Why 9-1-1 may NEVER work

After a brief hiatus spanning the past few weeks, I have had some time to reflect on the existing problems with emergency calling, and refocus on the root cause of the problem. Any regular subscriber to my blog or podcast is well aware of the tragic incident that happened on December 1, 2013 where the life of Kari René Hunt ended in a tragic incident in a Marshall Texas hotel room, when her nine-year-old daughter was unable to directly dial 9-1-1 without first dialing an access code of 9.

But getting a call out to 9-1-1 is just the beginning of the problem. Unfortunately, it is very much out of the control of the caller at this point, and the likelihood of the call being successful is at the mercy of an archaic, antiquated public switched telephone network and databases that may or may not be accurate.

From time to time, Hank Hunt (Kari’s father) will call me with a technology question about E9-1-1 as he tries to understand where technology failed and took the life of his daughter away from him. Surprisingly in the last eight months, Hank has become impressively steeped in the technology. As it turns out he was traveling through Marshall Texas this past weekend and happened to drive by the Baymont Inn and Suites at 5301 East End Boulevard South. Here is what happened on Sunday in Hank’s words:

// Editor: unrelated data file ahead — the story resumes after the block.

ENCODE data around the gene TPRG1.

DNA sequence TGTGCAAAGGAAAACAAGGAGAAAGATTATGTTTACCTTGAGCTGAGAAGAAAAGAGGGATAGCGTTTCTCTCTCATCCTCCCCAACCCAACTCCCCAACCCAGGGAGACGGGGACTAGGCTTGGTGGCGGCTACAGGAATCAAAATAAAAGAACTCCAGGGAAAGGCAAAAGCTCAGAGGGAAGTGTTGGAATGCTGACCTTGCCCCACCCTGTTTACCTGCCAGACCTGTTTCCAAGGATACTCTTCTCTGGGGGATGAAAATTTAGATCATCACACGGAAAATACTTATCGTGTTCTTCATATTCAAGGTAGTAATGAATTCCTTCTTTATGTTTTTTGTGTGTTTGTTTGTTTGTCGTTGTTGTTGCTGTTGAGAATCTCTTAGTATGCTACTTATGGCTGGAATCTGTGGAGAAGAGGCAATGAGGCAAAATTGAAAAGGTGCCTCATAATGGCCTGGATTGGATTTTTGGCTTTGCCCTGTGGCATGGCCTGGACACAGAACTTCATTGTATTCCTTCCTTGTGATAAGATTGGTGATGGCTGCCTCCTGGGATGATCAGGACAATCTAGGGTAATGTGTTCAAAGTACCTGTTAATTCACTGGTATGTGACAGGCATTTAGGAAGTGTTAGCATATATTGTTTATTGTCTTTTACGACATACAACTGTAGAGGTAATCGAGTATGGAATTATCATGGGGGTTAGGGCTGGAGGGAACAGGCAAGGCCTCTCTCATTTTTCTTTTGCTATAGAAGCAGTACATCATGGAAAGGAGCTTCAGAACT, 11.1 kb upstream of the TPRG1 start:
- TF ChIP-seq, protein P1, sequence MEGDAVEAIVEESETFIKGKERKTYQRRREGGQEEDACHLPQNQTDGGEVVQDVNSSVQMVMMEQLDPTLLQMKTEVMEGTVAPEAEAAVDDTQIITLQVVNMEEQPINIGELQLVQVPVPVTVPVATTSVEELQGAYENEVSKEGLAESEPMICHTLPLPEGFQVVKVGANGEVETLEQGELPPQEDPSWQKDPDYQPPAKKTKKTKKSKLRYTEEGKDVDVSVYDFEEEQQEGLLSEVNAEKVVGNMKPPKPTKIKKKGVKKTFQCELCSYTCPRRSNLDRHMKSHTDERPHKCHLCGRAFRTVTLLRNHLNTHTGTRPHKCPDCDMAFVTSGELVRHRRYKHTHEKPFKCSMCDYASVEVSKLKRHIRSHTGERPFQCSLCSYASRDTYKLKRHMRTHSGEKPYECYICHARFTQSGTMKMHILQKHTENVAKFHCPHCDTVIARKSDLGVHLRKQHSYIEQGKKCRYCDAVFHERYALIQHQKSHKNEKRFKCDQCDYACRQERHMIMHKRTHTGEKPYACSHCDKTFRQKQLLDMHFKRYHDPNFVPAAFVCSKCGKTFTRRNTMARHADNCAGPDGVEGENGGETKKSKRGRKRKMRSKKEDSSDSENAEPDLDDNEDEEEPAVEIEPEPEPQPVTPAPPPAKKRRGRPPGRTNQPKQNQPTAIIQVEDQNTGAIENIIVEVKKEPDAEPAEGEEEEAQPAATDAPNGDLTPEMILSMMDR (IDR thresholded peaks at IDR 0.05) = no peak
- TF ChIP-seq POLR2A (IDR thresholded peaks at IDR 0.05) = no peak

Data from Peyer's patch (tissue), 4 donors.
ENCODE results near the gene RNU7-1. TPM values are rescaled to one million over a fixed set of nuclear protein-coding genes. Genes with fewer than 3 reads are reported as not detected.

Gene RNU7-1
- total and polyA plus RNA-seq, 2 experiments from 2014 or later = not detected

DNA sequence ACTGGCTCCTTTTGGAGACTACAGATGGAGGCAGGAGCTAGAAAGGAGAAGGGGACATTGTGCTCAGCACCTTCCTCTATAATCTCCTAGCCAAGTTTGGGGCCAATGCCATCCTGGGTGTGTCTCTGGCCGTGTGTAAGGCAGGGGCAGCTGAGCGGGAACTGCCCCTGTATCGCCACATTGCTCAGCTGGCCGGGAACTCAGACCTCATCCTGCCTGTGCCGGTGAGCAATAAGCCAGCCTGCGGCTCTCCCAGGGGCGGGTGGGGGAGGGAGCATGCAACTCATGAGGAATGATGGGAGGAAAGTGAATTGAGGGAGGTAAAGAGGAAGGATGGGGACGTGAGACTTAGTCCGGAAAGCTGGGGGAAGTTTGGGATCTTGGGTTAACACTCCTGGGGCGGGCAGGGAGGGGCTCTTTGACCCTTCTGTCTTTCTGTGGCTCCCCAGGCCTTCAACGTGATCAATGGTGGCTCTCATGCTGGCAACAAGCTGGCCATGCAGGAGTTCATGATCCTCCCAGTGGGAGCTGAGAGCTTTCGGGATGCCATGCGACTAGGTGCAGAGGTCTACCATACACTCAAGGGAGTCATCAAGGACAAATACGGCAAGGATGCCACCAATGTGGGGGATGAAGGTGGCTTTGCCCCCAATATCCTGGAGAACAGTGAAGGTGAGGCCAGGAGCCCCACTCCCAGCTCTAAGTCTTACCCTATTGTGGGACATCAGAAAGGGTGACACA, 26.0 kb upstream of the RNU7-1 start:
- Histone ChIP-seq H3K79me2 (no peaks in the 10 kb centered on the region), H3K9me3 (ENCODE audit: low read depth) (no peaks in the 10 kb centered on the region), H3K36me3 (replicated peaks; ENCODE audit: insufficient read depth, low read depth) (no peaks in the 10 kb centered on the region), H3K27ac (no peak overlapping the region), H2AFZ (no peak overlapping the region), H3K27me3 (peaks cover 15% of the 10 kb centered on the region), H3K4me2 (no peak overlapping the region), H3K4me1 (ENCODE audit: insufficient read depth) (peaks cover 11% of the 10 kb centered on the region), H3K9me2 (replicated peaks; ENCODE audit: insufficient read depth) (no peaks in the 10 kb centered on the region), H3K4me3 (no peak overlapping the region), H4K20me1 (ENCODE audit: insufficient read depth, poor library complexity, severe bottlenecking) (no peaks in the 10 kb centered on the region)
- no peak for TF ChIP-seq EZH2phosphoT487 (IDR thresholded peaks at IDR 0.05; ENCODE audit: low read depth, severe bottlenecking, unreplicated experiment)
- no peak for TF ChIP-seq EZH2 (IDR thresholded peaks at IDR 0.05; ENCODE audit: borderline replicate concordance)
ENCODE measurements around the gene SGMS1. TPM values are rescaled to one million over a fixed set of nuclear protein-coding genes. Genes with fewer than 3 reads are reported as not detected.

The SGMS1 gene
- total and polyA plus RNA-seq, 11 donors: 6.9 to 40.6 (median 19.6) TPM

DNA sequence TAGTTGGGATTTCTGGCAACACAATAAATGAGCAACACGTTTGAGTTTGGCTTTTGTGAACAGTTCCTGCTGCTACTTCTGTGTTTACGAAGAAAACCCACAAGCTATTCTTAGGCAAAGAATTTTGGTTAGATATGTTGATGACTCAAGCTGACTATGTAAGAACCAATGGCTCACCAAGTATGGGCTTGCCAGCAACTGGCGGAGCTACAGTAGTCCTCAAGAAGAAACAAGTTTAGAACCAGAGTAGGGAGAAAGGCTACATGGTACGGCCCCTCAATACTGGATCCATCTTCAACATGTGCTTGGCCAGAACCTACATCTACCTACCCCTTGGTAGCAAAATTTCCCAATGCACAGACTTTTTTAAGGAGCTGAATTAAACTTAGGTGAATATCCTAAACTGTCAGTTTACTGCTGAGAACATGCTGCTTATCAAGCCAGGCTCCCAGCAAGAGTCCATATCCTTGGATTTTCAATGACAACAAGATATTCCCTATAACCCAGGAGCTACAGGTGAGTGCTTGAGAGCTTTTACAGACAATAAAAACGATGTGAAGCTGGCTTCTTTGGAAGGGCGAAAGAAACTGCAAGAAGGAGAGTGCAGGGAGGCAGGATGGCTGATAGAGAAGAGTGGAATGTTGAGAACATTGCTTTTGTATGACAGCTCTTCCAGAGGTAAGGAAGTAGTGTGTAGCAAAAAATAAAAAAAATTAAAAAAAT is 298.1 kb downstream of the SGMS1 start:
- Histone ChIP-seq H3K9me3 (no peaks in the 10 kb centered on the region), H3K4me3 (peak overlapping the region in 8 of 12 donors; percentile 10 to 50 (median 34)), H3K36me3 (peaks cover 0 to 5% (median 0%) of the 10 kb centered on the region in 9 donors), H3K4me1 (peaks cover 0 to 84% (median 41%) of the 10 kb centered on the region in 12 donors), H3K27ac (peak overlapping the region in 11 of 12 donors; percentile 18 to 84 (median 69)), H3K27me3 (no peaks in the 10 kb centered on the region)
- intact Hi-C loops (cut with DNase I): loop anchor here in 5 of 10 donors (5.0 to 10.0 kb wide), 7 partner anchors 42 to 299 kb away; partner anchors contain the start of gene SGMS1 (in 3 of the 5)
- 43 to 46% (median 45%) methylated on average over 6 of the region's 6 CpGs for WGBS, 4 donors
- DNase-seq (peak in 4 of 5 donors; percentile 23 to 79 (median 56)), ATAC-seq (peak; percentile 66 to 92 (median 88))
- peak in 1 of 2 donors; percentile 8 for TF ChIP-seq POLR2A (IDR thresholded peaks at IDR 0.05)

“I stopped by this hotel Sunday, (the one Kari was murdered in) I hadn’t intended to but ‘swung” in there, got out and went in. The clerk asked if he could help and I asked him if I could dial 9-1-1 from this hotel if I rented a room there.

He didn’t know.

I explained who I was and why I was asking and he, to my amazement said, “Would you like to go to a room and find out?”.

Well, can you guess what I said?

I had him call the Marshall Police Departments non-emergency line and explain to them that we were going to test the 9-1-1 phone system and they very politely said OK. He then took me to room 111 where he opened the door for me and I entered the room.

I had to walk by the restroom, couldn’t look in there, and I found the phone. I picked up the receiver, asked him to be there when I dialed and he walked over to me and I dialed 9-1-1. Busy signal. I looked up at him, thought of my grand daughter and what she went through at this very hotel so I dialed 9-1-1 again, and then again, and then one more time.

Just like my grand daughter did.

Busy signal every time.

The only difference?

I wasn’t hearing my mother being murdered in the background.

The clerk took the receiver from me, dialed 9-9-1-1 and after 1 ring a Dispatcher answered, “9-1-1, what is your emergency?”

Precious words my grand daughter never heard but so desperately sought. [He] asked her, “What location information do you see?” and she answered,

“The only information I see is the call is coming from the La Quinta Inn.”

This hotel was La Quinta about 5 years ago. It is Baymont Inn now. So, not only has the very hotel where my daughter was murdered NOT corrected their phone system to directly call 9-1-1 they haven’t even corrected the name of the business.”

Alarm bells started going off in my head. There was still a La Quinta Inn and Suites in Marshall, and a quick search on the Internet revealed that it was just a half a mile down the road at 6015 East End Blvd. South!